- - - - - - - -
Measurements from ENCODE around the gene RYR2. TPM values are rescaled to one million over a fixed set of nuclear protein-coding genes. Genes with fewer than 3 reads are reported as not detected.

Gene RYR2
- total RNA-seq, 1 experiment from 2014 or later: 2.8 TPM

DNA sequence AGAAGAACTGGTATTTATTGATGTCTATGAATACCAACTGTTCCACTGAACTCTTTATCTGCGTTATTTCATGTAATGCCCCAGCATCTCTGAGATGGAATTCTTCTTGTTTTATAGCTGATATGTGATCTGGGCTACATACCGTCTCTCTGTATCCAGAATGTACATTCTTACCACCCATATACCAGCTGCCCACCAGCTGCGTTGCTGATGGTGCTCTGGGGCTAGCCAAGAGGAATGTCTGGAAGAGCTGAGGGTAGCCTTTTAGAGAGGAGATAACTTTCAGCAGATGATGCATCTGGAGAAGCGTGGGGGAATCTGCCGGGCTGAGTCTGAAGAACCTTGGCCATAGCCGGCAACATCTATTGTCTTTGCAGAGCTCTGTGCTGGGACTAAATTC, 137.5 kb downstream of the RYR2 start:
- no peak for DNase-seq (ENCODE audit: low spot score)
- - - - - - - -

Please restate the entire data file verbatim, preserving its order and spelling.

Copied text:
Measurements from ENCODE around the gene RYR2. TPM values are rescaled to one million over a fixed set of nuclear protein-coding genes. Genes with fewer than 3 reads are reported as not detected.

Gene RYR2
- total RNA-seq, 1 experiment from 2014 or later: 2.8 TPM

DNA sequence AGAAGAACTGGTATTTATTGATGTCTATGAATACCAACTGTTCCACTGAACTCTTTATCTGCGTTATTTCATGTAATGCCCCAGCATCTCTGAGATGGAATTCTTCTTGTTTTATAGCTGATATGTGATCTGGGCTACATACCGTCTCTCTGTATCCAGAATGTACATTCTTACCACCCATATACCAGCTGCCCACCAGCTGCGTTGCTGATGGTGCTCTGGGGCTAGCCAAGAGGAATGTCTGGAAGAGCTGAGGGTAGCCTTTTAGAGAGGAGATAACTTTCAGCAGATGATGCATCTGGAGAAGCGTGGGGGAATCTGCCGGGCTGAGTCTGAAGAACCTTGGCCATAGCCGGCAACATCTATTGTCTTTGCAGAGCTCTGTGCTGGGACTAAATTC, 137.5 kb downstream of the RYR2 start:
- no peak for DNase-seq (ENCODE audit: low spot score)